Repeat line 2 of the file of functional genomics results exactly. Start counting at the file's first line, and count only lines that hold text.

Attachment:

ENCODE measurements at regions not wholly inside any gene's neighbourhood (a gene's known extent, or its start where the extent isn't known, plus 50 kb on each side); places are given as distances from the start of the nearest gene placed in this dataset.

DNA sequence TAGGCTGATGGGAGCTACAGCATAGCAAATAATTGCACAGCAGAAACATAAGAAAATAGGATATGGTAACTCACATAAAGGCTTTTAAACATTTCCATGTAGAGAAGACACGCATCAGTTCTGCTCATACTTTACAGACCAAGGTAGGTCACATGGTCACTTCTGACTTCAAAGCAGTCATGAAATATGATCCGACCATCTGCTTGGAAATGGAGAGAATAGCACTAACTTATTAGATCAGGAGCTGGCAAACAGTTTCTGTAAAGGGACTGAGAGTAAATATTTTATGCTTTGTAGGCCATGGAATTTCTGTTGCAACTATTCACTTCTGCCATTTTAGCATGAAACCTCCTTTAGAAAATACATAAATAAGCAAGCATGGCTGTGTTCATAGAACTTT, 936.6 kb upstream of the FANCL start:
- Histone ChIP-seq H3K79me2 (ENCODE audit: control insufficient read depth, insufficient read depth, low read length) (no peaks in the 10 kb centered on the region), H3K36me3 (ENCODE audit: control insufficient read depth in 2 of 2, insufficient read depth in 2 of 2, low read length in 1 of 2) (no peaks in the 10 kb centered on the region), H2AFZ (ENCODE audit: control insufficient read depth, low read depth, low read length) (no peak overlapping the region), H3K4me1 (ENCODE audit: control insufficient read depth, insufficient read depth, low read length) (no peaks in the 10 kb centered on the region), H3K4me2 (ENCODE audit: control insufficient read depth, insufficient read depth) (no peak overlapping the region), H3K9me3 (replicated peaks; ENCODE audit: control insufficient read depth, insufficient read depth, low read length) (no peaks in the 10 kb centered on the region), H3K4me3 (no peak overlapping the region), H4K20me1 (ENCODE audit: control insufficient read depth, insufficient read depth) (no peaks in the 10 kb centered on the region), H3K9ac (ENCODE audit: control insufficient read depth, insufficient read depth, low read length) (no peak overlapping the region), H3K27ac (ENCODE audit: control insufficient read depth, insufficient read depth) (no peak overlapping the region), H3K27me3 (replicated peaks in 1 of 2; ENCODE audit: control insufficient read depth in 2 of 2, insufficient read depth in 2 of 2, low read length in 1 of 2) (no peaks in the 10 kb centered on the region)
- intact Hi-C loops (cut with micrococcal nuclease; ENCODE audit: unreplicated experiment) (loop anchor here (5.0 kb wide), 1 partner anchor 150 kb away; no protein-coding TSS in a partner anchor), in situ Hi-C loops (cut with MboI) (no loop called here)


DNA sequence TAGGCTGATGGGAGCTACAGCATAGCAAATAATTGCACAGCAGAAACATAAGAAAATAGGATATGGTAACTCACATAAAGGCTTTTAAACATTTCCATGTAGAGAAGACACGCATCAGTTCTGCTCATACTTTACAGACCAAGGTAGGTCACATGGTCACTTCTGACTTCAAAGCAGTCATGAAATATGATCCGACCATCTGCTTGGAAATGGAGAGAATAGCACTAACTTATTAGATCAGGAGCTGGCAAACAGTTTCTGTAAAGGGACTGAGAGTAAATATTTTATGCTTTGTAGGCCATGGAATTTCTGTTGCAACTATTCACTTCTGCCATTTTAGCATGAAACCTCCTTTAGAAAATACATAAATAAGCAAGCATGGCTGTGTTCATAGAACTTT, 936.6 kb upstream of the FANCL start: